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Fire, water and big machines: all used by FWC to enhance East Lake Toho habitat

Media contact: Greg Workman 352-620-7335; Carli Segelson 772-215-9459 Release Date: 06-11-2020   All Articles Tags:

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The Florida Fish and Wildlife Conservation Commission (FWC) has completed an important phase in a habitat enhancement project on East Lake Tohopekaliga, also known as East Lake Toho, in Osceola County. The East Lake Toho drawdown, which began in October of 2019, is now complete and will improve both fish and wildlife habitat and recreational opportunities in and around the lake.

For the project, the FWC dried out almost a quarter of the lake bottom, an area of more than 2,800 acres. The agency then used bulldozers, excavators and other earth-moving equipment to remove 134 acres - an area equal to more than 100 football fields – of nuisance aquatic plants and trees and organic sediment along the east shoreline of the lake. The FWC and the Florida Forest Service also conducted prescribed burns on 150 acres of dense cattail on the north end of the lake.

The drying of lake marsh habitat and follow-up removal and burning of nuisance plants serve an important role in restoring and maintaining suitable habitat for many fish and wildlife species, while also allowing improved lake access for anglers, boaters and hunters. This management is especially beneficial to the Endangered Everglade snail kite, which uses East Lake Tohopekaliga for foraging, nesting and rearing young.

“This integrated management approach will enhance important fish and wildlife habitat which has degraded over decades due to stabilized water levels as a result of flood control,” said FWC Project Manager, Tim Coughlin. “When lakes do not maintain naturally fluctuating water levels, nuisance aquatic vegetation and organic sediments – also known as muck – build up on the lake bottom resulting in poor habitat conditions.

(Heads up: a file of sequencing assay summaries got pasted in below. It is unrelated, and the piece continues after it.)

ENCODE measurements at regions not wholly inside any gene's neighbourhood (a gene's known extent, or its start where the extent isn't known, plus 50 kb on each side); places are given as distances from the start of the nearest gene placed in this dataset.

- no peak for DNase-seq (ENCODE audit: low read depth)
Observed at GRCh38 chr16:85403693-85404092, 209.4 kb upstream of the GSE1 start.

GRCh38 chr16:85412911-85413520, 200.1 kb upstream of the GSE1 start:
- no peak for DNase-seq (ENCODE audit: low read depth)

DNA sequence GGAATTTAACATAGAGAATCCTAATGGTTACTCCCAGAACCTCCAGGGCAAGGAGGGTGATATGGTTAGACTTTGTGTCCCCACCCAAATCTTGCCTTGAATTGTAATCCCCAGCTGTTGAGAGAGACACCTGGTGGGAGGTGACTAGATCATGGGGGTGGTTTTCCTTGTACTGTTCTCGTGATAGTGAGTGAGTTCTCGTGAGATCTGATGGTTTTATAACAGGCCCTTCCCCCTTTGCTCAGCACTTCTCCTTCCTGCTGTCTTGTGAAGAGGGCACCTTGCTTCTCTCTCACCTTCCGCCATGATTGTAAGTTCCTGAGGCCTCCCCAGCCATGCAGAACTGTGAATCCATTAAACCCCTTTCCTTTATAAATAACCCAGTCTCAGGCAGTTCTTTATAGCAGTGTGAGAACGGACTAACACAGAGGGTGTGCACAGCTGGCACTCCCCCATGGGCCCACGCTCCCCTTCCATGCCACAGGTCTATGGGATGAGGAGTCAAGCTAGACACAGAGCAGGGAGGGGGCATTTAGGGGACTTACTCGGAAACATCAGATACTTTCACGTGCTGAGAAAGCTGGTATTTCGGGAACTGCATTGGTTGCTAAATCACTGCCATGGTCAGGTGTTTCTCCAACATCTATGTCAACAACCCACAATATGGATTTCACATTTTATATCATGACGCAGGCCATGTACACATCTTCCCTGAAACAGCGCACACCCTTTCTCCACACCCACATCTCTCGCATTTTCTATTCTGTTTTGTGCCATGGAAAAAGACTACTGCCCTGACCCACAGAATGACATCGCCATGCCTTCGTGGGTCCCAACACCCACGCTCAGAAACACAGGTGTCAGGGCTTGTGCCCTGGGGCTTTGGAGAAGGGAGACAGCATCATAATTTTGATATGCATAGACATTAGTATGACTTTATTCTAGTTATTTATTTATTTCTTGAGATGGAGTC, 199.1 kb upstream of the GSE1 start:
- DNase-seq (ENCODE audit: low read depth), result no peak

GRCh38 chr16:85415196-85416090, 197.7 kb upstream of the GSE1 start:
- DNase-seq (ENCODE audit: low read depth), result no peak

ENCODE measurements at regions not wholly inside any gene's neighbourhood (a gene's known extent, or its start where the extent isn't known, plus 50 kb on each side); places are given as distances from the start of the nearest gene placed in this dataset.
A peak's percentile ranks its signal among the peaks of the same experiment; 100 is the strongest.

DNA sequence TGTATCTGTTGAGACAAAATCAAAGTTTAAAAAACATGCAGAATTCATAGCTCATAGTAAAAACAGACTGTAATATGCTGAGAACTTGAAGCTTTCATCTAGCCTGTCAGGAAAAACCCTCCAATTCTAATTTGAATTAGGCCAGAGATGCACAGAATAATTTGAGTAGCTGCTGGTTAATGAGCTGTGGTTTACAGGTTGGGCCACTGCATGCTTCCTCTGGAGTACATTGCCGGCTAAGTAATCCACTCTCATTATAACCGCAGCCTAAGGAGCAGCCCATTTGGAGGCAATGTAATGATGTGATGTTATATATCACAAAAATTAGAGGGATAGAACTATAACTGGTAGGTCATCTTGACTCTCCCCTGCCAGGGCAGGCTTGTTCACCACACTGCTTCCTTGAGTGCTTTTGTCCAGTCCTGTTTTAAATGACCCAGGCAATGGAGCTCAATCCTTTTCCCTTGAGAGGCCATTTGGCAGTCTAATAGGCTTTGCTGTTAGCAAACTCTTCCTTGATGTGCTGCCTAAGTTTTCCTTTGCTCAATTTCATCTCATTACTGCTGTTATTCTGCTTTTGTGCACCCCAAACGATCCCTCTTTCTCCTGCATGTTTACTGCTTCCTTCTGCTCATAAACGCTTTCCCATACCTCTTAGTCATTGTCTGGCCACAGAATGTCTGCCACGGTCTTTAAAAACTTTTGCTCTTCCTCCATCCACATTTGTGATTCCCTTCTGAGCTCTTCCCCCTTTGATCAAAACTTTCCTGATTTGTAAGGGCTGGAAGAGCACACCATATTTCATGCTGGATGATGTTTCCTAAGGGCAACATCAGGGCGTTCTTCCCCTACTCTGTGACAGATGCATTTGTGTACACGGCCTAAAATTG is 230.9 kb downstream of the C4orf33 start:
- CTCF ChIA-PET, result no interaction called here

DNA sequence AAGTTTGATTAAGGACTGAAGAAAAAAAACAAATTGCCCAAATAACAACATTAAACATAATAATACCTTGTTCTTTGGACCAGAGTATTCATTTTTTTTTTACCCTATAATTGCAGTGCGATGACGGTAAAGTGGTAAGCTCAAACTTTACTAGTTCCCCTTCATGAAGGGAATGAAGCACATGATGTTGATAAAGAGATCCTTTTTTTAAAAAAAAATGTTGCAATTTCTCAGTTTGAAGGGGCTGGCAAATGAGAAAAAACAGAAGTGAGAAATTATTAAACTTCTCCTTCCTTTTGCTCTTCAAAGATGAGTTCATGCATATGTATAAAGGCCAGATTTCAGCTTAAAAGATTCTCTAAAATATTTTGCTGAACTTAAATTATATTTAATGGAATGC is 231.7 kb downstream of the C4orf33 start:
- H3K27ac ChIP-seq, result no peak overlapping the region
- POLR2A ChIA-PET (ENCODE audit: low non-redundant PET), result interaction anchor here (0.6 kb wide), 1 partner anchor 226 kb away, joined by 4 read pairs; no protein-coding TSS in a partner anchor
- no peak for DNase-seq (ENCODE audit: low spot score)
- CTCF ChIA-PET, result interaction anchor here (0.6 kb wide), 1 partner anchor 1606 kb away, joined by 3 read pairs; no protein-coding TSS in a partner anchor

Application of drawdowns and prescribed burning is part of an integrated management approach used by the FWC on many lakes and wetlands throughout Florida. They are a way to apply natural processes and ensure ecosystem health.

Now that this phase of the project is complete, the lake will begin to refill, dependent on rainfall. Once lake levels return to normal, the FWC will complete the project by replanting portions of the east shoreline with 70,000 native emergent plants including bulrush, Kissimmee grass and duck-potato.

For more information about the FWC’s Aquatic Habitat Conservation and Restoration projects, visit

To learn more about how prescribed burns benefit wildlife and people, go to, and select the “Engaging in Conservation” tab, then scroll down to “Prescribed Fire.”   

For general waterbody information, fishing forecasts, virtual tours, plant control operation schedules and annual workplans, boat ramp information, and more, visit the “What’s Happening on My Lake” website at